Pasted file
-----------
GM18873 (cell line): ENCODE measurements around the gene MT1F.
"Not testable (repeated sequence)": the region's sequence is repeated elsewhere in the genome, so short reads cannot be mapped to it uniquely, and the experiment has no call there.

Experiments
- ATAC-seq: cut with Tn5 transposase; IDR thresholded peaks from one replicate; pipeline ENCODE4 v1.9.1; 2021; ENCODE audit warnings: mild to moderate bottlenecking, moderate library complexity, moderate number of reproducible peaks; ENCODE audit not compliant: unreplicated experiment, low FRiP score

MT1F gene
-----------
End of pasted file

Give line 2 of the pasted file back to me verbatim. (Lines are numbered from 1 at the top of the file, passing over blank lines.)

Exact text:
"Not testable (repeated sequence)": the region's sequence is repeated elsewhere in the genome, so short reads cannot be mapped to it uniquely, and the experiment has no call there.